5. Teaching Outside the Department, Outside Employment and Other Outside Activities

      The Department has first claim on 12 hours of each faculty member’s time per semester. Honors Courses are recognized as part of the regular offerings of the Department; Arts and Sciences Courses, Experimental Courses, Interdisciplinary Courses, and Workshops offered through the College of Continuing Studies may be counted as part of a faculty member’s teaching load with the permission of the Chairperson and the Dean of the College. Units considering the offering of distance learning courses, honors courses, Arts and Sciences courses, interdisciplinary courses, Continuing Studies workshops and the like are expected to consult first with the Department Chairperson rather than undertaking any negotiations or consultations on their own with individuals outside the Department.

      Faculty members may engage in professional activities outside the university provided the activities do not interfere with the faculty member's teaching, research, or service responsibilities to the Department, Campus, College or University (See, University Policy Register 3342-6-24). These activities must not compete with University activity or the faculty member’s employment with the University and must be approved in advance by the Chair and the Dean. Each academic year, each faculty member must disclose and seek approval for all outside employment or other outside activities on the form provided by the University. Any outside employment or other outside activities are subject to the Faculty Code of Ethics and the University’s conflict of interest policies. (See, University Policy Register 3342-6-17 and 3342-6-23)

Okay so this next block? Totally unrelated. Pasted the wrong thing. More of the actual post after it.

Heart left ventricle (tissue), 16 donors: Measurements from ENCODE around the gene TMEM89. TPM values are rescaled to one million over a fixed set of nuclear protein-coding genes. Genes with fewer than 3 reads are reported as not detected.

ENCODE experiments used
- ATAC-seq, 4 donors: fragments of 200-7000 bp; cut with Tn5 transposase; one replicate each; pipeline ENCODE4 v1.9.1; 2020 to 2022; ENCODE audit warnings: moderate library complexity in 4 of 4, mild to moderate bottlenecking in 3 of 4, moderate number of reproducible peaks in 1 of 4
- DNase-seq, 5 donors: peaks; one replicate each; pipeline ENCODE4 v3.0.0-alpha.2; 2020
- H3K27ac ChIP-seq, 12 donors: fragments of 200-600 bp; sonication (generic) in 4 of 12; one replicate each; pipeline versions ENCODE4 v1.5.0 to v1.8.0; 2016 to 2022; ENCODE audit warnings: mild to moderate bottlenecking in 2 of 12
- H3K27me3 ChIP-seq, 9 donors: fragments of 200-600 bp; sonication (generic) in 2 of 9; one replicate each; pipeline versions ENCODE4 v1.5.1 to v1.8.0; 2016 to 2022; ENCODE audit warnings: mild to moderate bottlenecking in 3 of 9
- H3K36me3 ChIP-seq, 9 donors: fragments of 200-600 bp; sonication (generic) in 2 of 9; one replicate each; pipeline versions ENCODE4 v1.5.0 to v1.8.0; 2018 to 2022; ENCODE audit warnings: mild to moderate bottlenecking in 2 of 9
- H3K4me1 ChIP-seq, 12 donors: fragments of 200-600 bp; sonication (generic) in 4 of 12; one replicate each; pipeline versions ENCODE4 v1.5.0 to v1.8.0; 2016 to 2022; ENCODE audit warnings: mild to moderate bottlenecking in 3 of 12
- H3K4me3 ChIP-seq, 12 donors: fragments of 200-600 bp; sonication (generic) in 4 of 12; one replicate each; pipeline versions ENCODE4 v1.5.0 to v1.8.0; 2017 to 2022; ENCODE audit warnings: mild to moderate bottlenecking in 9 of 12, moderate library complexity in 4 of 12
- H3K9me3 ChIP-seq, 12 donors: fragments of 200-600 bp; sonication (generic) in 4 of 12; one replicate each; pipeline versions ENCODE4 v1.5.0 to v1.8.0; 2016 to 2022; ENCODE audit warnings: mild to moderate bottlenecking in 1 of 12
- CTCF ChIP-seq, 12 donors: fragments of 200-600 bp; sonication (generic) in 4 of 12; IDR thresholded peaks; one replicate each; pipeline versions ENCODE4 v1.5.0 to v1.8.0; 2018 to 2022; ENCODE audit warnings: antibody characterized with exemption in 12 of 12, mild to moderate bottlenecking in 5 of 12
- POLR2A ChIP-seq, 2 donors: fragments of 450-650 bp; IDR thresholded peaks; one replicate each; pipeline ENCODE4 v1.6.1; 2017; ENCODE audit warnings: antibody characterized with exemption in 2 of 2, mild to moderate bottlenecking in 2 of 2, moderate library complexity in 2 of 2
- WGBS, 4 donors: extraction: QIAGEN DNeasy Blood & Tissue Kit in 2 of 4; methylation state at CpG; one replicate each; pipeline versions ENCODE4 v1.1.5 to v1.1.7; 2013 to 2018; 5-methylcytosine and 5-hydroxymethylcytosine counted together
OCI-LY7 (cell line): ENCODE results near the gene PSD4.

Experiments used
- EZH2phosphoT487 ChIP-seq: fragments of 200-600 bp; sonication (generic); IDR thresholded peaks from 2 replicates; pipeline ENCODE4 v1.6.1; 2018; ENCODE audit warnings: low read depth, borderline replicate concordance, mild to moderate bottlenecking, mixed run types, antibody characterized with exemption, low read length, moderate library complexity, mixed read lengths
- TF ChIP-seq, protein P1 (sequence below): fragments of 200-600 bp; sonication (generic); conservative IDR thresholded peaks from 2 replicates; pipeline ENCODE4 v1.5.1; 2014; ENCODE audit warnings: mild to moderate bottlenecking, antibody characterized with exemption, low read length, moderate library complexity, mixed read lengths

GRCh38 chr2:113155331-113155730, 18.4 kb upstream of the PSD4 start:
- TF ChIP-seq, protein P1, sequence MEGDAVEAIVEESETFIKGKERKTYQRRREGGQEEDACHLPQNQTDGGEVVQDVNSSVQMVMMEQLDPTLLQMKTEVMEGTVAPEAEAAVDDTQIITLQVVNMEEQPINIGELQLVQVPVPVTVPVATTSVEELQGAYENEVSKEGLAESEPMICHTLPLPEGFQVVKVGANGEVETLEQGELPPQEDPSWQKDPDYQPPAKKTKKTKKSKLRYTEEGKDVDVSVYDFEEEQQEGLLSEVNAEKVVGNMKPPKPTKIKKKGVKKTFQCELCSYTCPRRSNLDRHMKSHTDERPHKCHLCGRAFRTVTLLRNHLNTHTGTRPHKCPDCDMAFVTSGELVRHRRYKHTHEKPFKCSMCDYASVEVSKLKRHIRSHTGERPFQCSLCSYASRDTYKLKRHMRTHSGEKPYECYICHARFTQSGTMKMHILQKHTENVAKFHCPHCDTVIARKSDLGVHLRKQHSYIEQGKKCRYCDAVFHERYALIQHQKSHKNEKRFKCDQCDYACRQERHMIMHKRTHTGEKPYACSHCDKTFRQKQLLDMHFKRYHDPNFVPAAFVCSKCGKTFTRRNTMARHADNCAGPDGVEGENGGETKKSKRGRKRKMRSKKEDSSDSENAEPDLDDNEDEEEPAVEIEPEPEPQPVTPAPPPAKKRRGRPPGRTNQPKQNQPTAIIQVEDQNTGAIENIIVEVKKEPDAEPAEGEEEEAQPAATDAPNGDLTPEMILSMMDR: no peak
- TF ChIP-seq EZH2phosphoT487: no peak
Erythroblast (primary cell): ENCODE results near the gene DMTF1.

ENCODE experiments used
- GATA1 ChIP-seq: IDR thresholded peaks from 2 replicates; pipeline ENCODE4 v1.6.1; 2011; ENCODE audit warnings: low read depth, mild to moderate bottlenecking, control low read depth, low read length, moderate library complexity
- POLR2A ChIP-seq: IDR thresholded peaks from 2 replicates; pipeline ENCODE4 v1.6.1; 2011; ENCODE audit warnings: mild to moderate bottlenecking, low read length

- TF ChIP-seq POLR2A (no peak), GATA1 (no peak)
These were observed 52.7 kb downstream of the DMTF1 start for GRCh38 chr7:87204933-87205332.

6. Copyright Restrictions

      All faculty members should be aware of current copyright laws which restrict the copying of published materials. For further information, contact the University’s Office of Legal Affairs.

    7. Academic Misconduct

      The University policy regarding misconduct in research and scholarship and the Administrative policy and procedures regarding allegations and instances of misconduct in research and scholarship is included in the University Policy Register. (See, University Policy Register 3342-3-05 and 3342-2-05.01)

    8. Handbook Modification, Amendment and Revision

      The implementation, modification, amendment and revision of this Handbook is governed by the applicable Collective Bargaining Agreement. The Department faculty will review and update this Handbook, as needed, but at least every three (3) years. Suggestions for modifications or amendments to the Handbook may be initiated at any time by the Chair or by any faculty member. Proposed modifications or amendments are subject to discussion, revision, and recommendation by the FAC. Should the FAC determine that any section, or indeed the entire Handbook, requires revision, it may charge an ad hoc subcommittee from the Department with the task of developing the needed revisions within a reasonable time. Upon approval by the FAC, these revisions will be submitted to the Department faculty for approval. If the Chair concurs with a proposed modification, amendment or revision, he/she will recommend the change(s) to the Dean. The revised section(s) or Handbook can take effect only upon approval of the Dean. In reviewing this Handbook the Dean may request revisions before lending final approval. If these revisions are not adopted by the Department, the Dean shall consult the CAC with regard to the provision(s) in dispute before making a final determination and certifying final approval of the Handbook. Further, the Dean may direct that the Handbook be modified, amended or revised to reflect changes in College or University policy.